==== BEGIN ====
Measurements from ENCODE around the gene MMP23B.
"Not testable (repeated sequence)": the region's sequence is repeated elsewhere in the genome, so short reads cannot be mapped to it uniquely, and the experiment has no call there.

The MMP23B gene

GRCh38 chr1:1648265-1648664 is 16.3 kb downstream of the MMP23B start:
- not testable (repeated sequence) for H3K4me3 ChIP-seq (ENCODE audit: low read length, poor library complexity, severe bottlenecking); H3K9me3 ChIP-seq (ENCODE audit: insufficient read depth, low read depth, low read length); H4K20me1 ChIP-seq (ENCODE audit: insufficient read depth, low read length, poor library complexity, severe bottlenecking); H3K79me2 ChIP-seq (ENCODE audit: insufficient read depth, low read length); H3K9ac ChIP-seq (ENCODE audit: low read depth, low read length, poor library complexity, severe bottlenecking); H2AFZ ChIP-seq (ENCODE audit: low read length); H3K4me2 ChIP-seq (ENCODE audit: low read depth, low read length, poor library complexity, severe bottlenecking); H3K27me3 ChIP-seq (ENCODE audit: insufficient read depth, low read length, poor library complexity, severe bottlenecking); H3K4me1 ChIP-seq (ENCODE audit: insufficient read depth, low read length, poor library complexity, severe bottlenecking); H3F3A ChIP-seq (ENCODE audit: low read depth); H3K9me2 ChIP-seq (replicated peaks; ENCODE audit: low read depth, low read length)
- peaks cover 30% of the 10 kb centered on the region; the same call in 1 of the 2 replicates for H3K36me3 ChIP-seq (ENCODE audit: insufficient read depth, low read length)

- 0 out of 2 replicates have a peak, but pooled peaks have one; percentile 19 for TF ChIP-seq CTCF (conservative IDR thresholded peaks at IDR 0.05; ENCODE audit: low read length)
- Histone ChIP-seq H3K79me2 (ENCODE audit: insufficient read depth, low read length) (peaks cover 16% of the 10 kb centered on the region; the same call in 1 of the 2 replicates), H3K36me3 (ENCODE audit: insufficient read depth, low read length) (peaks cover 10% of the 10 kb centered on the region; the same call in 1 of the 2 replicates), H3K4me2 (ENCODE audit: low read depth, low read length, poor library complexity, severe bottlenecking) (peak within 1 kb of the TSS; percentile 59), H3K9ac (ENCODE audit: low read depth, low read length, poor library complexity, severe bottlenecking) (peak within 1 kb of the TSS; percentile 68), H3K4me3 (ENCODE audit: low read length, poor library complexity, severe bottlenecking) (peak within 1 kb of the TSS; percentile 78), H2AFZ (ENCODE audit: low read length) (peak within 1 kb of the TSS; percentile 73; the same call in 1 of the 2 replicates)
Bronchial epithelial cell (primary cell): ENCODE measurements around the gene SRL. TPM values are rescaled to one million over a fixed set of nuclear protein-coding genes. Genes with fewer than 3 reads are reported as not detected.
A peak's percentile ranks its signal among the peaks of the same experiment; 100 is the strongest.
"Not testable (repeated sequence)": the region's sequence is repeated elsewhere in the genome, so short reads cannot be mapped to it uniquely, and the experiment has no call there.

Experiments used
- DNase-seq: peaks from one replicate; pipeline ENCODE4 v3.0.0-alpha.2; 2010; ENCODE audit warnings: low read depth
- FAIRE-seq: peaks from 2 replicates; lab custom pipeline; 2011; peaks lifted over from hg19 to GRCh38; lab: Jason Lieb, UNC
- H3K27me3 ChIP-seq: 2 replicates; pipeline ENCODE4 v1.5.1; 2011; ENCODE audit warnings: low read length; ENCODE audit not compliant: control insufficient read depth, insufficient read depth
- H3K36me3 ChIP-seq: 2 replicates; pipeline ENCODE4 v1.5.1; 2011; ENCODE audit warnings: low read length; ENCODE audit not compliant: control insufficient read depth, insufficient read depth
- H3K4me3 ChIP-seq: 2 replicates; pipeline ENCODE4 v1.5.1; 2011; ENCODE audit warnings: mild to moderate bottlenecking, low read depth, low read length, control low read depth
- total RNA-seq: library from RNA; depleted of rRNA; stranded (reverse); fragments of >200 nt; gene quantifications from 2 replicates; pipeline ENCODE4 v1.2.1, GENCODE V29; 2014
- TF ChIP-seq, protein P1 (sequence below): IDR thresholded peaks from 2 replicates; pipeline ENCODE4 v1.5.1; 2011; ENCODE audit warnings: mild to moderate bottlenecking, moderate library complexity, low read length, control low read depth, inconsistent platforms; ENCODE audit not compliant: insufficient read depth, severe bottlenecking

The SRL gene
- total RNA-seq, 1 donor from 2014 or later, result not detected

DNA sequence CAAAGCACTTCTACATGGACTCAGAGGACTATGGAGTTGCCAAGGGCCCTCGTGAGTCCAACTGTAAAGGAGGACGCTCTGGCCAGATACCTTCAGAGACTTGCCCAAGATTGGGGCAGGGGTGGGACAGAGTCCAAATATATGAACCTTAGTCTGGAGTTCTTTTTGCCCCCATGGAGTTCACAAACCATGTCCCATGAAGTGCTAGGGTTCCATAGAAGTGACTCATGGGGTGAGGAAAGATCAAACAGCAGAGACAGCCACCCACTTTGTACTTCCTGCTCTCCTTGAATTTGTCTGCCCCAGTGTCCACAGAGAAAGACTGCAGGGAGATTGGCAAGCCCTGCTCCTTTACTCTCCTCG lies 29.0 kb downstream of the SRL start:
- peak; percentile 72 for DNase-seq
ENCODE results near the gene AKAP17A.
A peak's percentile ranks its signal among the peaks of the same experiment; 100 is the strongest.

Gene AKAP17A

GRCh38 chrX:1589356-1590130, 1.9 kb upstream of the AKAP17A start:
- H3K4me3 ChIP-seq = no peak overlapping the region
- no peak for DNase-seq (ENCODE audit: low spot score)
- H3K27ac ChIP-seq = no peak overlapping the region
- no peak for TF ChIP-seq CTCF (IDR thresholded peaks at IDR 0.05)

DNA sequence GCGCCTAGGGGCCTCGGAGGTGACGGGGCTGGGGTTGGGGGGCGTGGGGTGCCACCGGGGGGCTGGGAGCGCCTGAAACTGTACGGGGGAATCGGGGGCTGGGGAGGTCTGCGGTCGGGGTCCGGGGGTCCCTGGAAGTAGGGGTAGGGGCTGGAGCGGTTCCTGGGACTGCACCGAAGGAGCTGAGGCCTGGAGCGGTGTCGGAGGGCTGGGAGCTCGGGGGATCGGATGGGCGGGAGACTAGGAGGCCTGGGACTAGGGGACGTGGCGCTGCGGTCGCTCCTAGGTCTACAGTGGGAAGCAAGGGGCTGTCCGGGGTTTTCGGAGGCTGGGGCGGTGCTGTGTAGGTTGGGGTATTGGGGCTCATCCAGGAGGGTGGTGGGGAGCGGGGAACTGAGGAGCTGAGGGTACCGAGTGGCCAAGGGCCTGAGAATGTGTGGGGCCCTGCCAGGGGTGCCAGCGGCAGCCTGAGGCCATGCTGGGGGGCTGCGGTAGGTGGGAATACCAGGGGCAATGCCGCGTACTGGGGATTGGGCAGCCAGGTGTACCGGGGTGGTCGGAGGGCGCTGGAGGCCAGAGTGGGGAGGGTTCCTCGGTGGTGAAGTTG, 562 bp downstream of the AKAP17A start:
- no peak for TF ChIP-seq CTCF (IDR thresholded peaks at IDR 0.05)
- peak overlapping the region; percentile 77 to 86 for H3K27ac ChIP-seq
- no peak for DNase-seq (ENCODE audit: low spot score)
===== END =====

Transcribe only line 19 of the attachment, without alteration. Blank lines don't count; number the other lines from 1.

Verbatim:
- TF ChIP-seq, protein P1 (sequence below): IDR thresholded peaks from 2 replicates; pipeline ENCODE4 v1.5.1; 2011; ENCODE audit warnings: mild to moderate bottlenecking, moderate library complexity, low read length, control low read depth, inconsistent platforms; ENCODE audit not compliant: insufficient read depth, severe bottlenecking